Pope Francis celebrated Sunday Mass for tens of thousands of teenagers and offered them this piece of advice: acting tough like "heroes in films" or following the latest fashions will not make you happy.
Boys and girls between the ages of 13 and 16 gathered at the Vatican, including some 70,000 from Italy, as well as about 600 from Germany, the United States, the pope's home nation of Argentina and elsewhere, for the Young People's Jubilee, running from Saturday to Monday.
"Be sceptical about people who want to make you believe that you are only important if you act tough like the heroes in films or if you wear the latest fashions. Your happiness has no price," Francis said during an open-air Mass in St Peter's Square.
Francis, who said in the past he does not know how to use a computer, tried to adapt his language to his audience: he told them that happiness "is not an app that you can download on your phones, nor will the latest update bring you freedom and grandeur in love."
On Saturday, the 79-year-old Francis used a similarly unorthodox metaphor in a video message, broadcast ahead of a rock concert organized for the youth jubilee at the Stadio Olimpico, Rome's main football venue.
Holding a smartphone in one hand, the pope said living disconnected from Jesus was as frustrating as not being able to call up friends when there is no network coverage. "Remember that if Jesus is not in your life, it is as if there is no service," he said.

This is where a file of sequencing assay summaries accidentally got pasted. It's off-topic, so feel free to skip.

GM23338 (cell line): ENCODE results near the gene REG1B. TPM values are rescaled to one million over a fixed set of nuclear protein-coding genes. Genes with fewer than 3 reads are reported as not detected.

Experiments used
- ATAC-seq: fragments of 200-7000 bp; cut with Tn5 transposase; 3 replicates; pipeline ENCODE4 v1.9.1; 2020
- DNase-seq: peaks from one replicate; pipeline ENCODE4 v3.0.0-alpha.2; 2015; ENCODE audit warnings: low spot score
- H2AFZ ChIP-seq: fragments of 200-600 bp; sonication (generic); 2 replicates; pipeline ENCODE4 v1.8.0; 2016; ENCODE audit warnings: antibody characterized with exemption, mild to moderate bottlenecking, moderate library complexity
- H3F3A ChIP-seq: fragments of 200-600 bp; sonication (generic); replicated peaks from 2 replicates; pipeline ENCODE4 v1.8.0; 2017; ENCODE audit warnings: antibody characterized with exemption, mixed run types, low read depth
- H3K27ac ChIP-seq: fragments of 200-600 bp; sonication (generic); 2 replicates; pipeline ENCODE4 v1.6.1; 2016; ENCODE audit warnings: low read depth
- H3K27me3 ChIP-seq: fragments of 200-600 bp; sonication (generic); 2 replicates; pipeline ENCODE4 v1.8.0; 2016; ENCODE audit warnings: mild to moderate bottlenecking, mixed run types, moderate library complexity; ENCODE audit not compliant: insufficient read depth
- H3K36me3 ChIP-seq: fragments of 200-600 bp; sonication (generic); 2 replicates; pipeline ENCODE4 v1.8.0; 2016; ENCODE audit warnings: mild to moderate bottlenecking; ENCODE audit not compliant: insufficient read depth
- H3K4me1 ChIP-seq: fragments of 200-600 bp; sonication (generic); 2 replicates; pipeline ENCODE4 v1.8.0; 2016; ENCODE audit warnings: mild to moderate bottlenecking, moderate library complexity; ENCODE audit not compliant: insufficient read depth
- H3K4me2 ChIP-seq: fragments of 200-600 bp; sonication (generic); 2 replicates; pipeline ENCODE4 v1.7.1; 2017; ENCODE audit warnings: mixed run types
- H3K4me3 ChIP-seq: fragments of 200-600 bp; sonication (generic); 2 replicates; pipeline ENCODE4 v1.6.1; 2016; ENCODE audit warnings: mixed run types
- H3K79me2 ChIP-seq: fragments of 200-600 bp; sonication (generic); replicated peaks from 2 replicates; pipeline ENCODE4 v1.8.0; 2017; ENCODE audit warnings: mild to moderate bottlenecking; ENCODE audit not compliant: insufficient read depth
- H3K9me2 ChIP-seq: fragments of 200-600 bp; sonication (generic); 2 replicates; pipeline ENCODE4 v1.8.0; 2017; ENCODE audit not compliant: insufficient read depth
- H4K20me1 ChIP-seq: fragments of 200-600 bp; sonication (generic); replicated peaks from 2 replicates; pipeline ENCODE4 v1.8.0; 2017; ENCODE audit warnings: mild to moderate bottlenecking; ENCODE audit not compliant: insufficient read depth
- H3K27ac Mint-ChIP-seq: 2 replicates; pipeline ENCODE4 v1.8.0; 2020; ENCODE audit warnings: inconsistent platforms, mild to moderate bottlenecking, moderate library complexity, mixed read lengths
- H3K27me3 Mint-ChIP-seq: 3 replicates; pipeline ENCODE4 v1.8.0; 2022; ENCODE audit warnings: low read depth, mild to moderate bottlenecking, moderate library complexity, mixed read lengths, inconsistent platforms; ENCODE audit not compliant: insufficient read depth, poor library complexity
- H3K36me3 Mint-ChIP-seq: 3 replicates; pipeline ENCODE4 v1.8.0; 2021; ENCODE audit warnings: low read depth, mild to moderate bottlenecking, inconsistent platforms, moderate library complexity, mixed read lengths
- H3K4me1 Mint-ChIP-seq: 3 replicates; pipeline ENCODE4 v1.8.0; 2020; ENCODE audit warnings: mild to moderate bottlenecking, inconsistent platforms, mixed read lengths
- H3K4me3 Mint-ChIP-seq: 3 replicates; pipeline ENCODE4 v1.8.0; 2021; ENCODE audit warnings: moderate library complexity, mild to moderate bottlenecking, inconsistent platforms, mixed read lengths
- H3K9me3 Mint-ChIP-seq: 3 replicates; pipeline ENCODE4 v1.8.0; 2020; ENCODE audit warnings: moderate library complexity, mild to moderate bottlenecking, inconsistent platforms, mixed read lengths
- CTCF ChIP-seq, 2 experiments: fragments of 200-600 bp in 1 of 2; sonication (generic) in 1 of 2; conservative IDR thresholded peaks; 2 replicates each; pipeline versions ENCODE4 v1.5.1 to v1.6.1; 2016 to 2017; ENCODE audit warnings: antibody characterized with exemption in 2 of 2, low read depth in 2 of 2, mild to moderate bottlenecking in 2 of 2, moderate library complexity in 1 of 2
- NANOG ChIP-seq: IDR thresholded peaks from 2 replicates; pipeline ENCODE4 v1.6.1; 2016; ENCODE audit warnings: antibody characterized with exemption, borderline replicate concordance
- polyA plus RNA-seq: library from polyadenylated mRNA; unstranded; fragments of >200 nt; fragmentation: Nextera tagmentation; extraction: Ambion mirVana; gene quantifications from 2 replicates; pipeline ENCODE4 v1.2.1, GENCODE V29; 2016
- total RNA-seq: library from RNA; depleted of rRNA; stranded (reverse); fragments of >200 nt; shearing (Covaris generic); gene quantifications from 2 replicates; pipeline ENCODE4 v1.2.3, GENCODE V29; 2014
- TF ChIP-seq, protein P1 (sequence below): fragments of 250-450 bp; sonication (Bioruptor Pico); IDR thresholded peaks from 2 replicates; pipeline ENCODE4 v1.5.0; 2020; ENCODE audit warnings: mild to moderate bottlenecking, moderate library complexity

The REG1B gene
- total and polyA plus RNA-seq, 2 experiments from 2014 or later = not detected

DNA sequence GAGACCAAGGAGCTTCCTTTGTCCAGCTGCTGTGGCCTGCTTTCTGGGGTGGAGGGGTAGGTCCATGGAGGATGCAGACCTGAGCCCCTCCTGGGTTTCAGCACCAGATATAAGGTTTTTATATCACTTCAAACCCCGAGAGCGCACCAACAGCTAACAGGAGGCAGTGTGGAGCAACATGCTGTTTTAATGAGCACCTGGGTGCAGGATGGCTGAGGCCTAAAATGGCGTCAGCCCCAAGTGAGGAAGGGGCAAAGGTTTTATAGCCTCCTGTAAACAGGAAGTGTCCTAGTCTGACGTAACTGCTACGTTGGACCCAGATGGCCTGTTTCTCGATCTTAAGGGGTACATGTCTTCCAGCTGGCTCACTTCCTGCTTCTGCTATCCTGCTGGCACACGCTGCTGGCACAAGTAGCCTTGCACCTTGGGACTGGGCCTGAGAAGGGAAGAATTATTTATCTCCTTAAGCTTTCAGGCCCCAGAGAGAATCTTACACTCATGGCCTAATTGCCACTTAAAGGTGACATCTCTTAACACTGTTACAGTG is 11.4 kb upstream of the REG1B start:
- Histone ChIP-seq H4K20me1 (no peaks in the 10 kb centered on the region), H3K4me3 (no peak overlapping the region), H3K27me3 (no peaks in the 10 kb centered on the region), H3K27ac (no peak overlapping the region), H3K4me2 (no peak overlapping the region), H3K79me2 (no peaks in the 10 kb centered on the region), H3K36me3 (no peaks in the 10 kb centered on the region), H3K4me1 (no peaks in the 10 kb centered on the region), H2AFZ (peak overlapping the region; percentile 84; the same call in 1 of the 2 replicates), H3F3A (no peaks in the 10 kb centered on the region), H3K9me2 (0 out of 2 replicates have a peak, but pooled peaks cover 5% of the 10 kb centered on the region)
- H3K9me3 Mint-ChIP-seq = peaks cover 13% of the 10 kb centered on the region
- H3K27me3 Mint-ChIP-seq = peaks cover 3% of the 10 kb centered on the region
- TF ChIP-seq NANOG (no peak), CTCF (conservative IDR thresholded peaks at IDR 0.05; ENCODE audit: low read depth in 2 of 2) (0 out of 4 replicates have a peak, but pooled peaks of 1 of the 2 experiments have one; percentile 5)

During Sunday Mass, Francis advised young people to beware of possessive love, excessive freedom and materialism.
Defining freedom as "the gift of being able to choose the good," Francis told his young audience that they "have to be able to say 'no'" to anyone suggesting that "freedom means doing whatever you want."
Sunday was also the day set by the pope for a fundraising campaign for Ukraine civil war victims. He has urged Catholic parishes all over Europe to give "generous" donations to help refugees and internally displaced civilians.
This weekend's youth jamboree at the Vatican was part of the Jubilee of Mercy, an 11-month festival ending in November. Francis has called it to offer Catholics a special chance to make pilgrimages and seek a general pardon for their sins.
In a spontaneous gesture on Saturday, the pontiff turned up in St Peter's Square and helped 150 priests who were giving confession to young people, sitting down on a chair and administering the sacrament to 16 teenagers.